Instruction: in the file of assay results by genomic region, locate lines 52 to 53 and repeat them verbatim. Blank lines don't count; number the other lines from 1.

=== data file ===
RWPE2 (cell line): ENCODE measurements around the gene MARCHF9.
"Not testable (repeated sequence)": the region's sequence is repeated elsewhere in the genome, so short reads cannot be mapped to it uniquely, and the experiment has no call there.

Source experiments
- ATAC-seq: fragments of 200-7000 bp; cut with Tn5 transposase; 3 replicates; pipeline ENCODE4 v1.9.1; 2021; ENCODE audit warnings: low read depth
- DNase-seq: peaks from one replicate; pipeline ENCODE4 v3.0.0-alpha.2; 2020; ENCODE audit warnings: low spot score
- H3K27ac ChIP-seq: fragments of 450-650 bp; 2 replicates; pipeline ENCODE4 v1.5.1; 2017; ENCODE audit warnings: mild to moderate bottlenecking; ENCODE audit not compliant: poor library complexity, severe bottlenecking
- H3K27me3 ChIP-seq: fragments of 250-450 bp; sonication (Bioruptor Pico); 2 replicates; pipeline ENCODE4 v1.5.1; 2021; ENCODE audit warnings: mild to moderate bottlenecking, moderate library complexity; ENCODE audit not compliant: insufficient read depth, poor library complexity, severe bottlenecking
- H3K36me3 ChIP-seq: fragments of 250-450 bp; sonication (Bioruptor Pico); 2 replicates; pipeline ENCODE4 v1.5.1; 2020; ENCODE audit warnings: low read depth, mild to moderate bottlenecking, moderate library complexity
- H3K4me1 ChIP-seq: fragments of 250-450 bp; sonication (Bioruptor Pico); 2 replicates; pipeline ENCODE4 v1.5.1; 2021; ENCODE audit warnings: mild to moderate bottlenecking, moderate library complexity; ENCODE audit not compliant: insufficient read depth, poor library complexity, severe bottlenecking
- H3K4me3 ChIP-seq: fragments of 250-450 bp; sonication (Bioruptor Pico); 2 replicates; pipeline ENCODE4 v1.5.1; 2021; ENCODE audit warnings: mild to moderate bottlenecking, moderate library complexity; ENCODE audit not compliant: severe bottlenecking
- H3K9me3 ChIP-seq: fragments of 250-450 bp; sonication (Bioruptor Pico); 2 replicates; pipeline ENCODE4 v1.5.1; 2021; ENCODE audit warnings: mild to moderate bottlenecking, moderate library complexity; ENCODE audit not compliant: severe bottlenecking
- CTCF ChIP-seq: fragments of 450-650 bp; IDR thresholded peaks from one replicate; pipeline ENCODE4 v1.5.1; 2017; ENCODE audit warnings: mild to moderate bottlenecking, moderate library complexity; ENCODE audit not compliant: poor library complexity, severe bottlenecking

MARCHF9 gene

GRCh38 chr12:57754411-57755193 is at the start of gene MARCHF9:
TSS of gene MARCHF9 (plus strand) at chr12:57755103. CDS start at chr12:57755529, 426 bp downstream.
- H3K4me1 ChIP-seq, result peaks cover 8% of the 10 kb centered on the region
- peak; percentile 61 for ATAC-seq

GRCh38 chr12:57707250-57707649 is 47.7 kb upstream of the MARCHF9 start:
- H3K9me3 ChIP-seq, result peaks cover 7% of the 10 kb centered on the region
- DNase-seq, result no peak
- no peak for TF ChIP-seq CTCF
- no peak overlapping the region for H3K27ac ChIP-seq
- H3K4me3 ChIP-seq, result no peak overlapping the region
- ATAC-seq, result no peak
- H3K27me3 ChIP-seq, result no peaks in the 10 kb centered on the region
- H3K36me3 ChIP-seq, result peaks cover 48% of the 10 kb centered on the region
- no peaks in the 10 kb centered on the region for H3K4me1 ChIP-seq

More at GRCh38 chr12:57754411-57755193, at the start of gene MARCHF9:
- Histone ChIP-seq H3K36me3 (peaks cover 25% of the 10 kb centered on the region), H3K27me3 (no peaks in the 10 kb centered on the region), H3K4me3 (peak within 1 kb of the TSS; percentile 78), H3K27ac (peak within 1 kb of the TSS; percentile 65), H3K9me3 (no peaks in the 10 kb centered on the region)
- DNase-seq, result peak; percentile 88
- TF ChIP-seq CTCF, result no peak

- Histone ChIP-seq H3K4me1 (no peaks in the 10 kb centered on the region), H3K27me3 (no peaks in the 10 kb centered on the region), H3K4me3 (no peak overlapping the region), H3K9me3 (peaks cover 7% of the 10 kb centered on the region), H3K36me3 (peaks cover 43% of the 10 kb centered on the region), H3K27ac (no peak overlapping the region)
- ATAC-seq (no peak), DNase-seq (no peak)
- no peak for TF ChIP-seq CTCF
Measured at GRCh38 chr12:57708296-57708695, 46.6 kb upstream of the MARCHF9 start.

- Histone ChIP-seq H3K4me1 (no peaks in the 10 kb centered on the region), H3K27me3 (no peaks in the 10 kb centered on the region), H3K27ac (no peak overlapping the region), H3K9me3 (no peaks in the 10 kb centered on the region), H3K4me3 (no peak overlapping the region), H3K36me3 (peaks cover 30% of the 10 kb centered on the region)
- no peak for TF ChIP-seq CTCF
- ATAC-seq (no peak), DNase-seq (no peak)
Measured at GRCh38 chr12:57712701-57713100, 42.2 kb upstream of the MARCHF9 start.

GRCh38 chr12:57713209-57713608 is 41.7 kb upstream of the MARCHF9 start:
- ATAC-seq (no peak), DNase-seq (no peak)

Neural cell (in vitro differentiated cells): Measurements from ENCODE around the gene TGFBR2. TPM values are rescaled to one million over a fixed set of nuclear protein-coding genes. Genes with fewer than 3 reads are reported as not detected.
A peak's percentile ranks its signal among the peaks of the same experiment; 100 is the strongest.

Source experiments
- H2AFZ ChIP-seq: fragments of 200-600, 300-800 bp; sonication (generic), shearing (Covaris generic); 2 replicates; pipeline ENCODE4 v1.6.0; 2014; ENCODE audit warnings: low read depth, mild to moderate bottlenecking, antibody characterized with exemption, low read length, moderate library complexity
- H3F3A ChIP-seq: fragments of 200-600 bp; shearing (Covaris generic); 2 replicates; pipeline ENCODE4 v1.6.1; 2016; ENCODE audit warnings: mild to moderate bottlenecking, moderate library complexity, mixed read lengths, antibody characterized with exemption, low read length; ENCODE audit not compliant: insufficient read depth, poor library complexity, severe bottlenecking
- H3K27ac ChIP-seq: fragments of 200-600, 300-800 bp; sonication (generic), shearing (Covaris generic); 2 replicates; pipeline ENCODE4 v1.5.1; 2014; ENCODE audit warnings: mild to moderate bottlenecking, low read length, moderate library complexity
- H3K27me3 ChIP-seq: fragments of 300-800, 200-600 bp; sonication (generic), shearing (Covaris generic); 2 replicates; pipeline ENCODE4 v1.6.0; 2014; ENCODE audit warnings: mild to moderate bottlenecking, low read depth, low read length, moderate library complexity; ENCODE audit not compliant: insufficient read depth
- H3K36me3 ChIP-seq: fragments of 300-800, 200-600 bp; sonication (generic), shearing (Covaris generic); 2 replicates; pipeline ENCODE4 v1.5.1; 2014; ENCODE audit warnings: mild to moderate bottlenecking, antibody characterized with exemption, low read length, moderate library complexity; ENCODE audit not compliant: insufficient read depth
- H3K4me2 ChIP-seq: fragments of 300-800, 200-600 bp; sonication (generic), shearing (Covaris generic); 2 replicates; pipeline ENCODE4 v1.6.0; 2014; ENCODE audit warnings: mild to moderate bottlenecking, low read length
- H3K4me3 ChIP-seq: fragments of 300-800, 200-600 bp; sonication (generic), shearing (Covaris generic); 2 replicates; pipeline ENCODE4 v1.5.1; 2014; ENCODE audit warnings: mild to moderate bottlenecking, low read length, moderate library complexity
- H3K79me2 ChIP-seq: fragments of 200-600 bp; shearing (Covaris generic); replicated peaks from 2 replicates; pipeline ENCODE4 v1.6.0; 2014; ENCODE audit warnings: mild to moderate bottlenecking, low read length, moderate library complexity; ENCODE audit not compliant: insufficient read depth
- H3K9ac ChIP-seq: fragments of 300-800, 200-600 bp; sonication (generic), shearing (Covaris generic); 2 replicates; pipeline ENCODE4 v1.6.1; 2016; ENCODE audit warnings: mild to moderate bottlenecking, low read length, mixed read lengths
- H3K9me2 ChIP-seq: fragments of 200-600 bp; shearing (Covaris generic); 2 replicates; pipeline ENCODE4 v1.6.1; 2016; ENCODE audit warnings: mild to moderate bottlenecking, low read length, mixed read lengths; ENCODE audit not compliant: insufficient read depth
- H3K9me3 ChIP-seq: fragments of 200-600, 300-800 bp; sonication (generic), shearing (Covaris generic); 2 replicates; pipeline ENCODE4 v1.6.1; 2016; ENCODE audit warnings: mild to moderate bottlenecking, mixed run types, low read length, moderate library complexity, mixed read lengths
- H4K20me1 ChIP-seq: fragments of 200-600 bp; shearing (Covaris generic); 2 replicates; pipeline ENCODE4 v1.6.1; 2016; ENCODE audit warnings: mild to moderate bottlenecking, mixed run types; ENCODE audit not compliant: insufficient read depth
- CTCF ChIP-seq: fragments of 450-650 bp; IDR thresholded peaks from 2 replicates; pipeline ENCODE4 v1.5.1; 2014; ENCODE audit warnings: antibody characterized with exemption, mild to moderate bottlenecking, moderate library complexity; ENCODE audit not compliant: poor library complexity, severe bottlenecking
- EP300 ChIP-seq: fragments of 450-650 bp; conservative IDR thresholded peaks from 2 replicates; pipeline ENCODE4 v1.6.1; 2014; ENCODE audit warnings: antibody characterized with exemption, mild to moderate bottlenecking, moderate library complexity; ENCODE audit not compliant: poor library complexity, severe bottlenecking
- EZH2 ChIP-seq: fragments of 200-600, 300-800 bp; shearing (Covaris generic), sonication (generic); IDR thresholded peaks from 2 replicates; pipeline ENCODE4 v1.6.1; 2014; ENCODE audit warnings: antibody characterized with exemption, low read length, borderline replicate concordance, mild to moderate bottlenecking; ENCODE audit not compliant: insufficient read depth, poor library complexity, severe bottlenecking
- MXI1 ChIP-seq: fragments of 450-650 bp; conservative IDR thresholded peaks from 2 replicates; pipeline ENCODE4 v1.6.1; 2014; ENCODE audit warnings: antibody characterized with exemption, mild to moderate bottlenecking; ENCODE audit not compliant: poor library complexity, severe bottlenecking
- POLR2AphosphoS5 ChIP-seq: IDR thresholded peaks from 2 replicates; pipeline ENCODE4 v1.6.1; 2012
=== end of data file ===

- H3K79me2 ChIP-seq: fragments of 200-600 bp; shearing (Covaris generic); replicated peaks from 2 replicates; pipeline ENCODE4 v1.6.0; 2014; ENCODE audit warnings: mild to moderate bottlenecking, low read length, moderate library complexity; ENCODE audit not compliant: insufficient read depth
- H3K9ac ChIP-seq: fragments of 300-800, 200-600 bp; sonication (generic), shearing (Covaris generic); 2 replicates; pipeline ENCODE4 v1.6.1; 2016; ENCODE audit warnings: mild to moderate bottlenecking, low read length, mixed read lengths